that there are now places on the south side of the Ohio River, such as Louisville more exposed to raids from the rebels, and which should be fortified in preference. For these reasons and because the Ohio River itself, especially with the said of gunboats, is a very considerable defense, and there does not seem any pressing demand for immediate action, I do not see that the General Government is called upon at this time to commence the works proposed by the colonel.
DEFENSES OF THE KENTUCKY CENTRAL RAILROAD.
The defenses of this road, consisting mainly of the stockades to defend the bridges, and Ford Robinson (a small star redoubt) at Paris, nearly completed, and Fort Clay at Lexington, now that the former have been in a manner made proof against shells by the excavation of an underground apartment under a timber floor, and the ditches made capable of defense by infantry, are in an admirable condition. In inclose herewith a map* of the railroad from Benton Station to Lexington, a distance of 80 miles, with plans of the stockades and their location.
ROUTE OF THE ARMY INTO EAST TENNESSEE UNDER MAJOR-GENERAL BURNSIDE, COMMANDING THE DEPARTMENT.
Since writing the foregoing, I have received a report from Captain O. M. Poe, chief engineer Twenty-third Army Corps, dated Knoxville, Tenn., September 4, as follows:
Having been constantly on the march, I was compelled to delay until to day the writing of my monthly report.
I continued the work upon the fortifications at Hickman (Camp Nelson) from the 1st August until the 13th, on which day I relinquished charge to Assistant Gilliss, designated by you to relieve me. Up to that date 5,000 days' work had been expended upon them; and Fort Nelson was in a state of efficiency, while Fort Jackson was in a forward condition. The heavy rifle trenches connecting the two were almost complete, while some progress had been made upon the battery to the eastward of Fort Jackson.
On the 14th of August, I left with the headquarters of the Twenty-third Army Corps. Our march from Lexington, via Somerset, Ky., Smith's Ford, Ky., Pine Knot Tavern, Ky., Chitwood's Tenn., Montgomery, Tenn., to Emery's Iron-Works, thence to Lackey's, thence, via Campbell Station, to Knoxville, where we arrived to-day, was a toilsome one, made over rough roads, and with some loss (though slight) of transportation. The itinerary of the route comprises a vast deal of information, of which a concise statement will be made as soon as I can get the time and opportunity to write it out. This much I can say now: the maps which we have are perfectly worthless, nay, even worse, as they only serve to mislead.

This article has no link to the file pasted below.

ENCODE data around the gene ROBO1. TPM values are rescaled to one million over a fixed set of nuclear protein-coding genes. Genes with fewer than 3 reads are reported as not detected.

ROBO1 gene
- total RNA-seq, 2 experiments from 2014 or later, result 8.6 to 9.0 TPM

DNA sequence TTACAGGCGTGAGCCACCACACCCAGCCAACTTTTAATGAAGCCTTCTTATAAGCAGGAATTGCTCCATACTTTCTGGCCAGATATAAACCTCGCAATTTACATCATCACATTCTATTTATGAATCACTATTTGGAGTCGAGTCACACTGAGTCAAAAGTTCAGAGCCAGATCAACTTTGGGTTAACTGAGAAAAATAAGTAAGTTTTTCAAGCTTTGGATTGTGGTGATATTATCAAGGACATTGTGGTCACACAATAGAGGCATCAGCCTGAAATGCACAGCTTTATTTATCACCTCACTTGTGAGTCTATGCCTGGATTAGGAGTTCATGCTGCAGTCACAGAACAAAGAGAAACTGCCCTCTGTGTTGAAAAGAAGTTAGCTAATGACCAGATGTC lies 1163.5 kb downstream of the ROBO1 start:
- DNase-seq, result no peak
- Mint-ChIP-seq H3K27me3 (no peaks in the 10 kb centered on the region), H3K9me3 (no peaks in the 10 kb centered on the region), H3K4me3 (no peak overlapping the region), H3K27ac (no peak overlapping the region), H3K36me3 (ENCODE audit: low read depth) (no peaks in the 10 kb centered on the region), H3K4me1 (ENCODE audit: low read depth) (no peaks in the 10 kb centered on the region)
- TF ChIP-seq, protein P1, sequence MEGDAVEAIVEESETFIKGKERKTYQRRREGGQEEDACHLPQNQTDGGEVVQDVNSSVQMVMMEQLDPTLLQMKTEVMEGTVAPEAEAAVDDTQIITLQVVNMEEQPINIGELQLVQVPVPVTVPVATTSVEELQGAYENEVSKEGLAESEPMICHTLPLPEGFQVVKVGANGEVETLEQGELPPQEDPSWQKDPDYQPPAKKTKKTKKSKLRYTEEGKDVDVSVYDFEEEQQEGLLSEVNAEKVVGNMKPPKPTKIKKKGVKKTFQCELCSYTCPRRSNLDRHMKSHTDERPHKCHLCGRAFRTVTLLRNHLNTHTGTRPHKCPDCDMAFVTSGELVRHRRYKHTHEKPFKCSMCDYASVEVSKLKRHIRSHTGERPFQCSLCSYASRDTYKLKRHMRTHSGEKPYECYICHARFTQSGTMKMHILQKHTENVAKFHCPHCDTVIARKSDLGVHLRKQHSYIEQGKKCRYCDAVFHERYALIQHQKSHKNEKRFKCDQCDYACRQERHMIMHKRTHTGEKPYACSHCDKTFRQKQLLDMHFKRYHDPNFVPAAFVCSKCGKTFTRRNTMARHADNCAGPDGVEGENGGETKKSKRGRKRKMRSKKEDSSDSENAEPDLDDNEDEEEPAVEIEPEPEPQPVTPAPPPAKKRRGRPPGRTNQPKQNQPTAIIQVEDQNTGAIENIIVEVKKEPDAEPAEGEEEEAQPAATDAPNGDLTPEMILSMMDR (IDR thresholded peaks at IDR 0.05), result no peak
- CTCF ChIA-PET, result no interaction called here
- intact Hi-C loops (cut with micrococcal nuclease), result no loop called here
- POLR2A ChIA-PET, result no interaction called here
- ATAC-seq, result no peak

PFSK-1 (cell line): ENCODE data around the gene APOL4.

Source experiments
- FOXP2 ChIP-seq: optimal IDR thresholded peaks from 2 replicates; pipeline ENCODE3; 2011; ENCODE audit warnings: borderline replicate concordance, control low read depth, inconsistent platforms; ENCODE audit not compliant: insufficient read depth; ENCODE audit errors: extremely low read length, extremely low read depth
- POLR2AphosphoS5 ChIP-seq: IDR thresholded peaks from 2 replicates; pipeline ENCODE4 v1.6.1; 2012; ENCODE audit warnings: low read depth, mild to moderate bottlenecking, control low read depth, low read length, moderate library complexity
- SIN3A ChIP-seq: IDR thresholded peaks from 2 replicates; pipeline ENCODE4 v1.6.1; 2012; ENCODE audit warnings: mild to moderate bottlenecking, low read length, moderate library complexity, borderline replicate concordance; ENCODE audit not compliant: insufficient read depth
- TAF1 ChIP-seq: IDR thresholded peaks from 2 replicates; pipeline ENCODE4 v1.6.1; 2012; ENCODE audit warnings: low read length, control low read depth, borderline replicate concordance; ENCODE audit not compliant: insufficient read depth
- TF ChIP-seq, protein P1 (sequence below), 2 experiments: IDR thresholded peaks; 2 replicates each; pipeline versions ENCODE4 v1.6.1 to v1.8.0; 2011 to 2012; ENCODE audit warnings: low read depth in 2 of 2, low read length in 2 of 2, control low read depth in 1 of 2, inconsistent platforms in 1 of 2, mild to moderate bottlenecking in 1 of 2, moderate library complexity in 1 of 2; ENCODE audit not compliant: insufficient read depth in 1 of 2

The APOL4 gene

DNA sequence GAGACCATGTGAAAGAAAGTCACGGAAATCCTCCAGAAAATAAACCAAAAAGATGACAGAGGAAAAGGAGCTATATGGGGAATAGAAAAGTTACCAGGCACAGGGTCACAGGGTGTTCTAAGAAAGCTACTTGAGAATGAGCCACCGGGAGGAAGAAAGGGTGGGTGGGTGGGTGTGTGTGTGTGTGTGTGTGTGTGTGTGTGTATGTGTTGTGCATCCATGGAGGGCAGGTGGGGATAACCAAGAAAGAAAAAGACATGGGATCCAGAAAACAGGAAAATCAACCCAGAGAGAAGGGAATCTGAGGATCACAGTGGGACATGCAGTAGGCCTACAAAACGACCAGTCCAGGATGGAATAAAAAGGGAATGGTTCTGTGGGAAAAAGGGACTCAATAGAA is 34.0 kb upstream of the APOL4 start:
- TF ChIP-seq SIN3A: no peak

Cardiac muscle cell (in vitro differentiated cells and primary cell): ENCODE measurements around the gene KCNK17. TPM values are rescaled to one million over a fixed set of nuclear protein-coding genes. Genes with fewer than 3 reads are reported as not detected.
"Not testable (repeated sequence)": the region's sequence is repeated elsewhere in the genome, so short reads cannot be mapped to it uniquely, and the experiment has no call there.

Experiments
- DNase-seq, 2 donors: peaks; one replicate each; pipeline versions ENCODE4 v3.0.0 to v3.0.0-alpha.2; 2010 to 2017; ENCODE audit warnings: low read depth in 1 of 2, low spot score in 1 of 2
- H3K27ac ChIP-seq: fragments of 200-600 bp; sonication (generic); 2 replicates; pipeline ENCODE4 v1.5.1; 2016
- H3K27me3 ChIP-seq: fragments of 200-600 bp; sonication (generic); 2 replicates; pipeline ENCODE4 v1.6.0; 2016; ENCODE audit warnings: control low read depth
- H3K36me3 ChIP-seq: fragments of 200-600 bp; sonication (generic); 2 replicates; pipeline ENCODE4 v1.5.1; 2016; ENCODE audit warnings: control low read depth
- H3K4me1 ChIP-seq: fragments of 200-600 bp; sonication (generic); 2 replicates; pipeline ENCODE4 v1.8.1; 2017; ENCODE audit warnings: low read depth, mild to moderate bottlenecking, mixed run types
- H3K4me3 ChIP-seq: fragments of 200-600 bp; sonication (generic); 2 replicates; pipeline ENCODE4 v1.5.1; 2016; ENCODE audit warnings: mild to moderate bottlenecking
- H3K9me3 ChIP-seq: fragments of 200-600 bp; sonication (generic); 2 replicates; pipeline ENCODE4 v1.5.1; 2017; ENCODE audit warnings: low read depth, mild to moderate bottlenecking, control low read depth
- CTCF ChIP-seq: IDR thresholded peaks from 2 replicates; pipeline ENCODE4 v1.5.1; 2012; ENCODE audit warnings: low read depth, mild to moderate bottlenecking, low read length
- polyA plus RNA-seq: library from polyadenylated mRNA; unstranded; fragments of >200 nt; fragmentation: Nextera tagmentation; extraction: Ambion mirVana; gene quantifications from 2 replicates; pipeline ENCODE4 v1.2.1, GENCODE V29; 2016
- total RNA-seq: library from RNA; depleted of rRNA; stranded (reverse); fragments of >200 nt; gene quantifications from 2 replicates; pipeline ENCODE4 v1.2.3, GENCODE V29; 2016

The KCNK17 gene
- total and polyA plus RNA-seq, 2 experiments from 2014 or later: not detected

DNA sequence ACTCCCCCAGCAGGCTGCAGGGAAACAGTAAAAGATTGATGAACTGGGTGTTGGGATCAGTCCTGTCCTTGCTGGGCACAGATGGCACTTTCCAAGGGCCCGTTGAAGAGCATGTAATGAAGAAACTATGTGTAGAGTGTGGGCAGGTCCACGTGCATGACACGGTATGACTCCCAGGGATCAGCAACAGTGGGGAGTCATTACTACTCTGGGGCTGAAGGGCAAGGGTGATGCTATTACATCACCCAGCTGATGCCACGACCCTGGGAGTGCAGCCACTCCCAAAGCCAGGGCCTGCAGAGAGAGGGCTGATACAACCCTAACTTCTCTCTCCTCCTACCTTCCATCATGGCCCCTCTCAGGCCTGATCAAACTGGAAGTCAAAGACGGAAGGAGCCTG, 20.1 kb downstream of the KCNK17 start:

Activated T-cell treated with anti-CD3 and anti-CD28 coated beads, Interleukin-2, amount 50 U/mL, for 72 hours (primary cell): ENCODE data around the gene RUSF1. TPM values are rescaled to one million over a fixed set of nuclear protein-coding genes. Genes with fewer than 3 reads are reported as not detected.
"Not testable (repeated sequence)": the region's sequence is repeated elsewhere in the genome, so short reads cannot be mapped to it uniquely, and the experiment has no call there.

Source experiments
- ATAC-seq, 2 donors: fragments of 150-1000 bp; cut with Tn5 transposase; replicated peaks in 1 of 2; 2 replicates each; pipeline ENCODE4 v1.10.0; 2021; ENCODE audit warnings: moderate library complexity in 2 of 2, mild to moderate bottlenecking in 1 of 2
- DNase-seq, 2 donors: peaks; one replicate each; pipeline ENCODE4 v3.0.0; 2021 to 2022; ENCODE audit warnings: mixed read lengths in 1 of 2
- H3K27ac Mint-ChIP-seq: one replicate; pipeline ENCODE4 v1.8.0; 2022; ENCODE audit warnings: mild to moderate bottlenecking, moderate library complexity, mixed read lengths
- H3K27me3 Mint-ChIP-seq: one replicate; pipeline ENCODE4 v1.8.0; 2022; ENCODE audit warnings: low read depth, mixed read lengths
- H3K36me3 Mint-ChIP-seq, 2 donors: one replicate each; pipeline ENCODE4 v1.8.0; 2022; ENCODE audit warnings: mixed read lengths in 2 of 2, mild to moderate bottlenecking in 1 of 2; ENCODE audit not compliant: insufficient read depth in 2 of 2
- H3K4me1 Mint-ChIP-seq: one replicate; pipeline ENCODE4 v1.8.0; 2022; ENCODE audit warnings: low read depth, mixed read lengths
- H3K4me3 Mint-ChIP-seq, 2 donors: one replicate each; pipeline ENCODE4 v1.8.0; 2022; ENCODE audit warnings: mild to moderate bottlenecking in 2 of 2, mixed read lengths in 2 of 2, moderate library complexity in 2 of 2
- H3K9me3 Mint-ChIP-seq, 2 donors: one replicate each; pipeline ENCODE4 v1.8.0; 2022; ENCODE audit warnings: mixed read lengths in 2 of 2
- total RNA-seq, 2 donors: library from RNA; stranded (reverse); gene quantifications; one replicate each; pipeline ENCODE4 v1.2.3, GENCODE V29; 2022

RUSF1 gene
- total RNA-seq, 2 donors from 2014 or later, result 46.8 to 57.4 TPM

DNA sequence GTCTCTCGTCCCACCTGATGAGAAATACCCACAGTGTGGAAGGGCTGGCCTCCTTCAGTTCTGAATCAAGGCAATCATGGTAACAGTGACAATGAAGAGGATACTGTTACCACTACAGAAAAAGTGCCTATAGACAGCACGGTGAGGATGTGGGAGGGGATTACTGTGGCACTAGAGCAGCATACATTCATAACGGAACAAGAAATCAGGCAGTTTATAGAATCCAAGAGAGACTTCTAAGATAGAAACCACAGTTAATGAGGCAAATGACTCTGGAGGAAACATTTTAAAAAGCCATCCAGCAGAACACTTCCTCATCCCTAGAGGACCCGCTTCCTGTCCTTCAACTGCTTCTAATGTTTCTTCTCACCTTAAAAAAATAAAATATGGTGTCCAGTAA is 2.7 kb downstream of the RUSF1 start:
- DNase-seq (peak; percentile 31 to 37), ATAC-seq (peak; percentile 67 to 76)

It affords me pleasure to be able to say that the Engineer Battalion was of great assistance on the march, clearing and mending the road, making it passable where it seemed almost impassable. This was particularly the case at Smith's Ferry or Ford over the Cumberland River.
Major Sidney S. Lyon, Fourth Kentucky Cavalry, assistant engineer, was with me in the discharge of his duties during the whole march.
Assistant J. H. Brooks proved himself of great value, and I would respectfully recommend a further increase of his salary to $120 per month.
He is certainly worth as much to the Government as a first lieutenant of infantry or a second lieutenant of cavalry, and the duties he performs are of so arduous a nature in the field as to fully entitle him, in my opinion, to the salary I recommend. It is but simple justice.
The incidents of the march, being matter more fitted for the itinerary than for the report, are reserved for a future communication.
I would also commend in warm language the zeal and efficiency of Private Moore, who has had charge of the odometer.
I am, very respectfully, general, your obedient servant,
J. H. SIMPSON,
Major, Corps of Engrs., and Chief Engr., Dept. of the Ohio.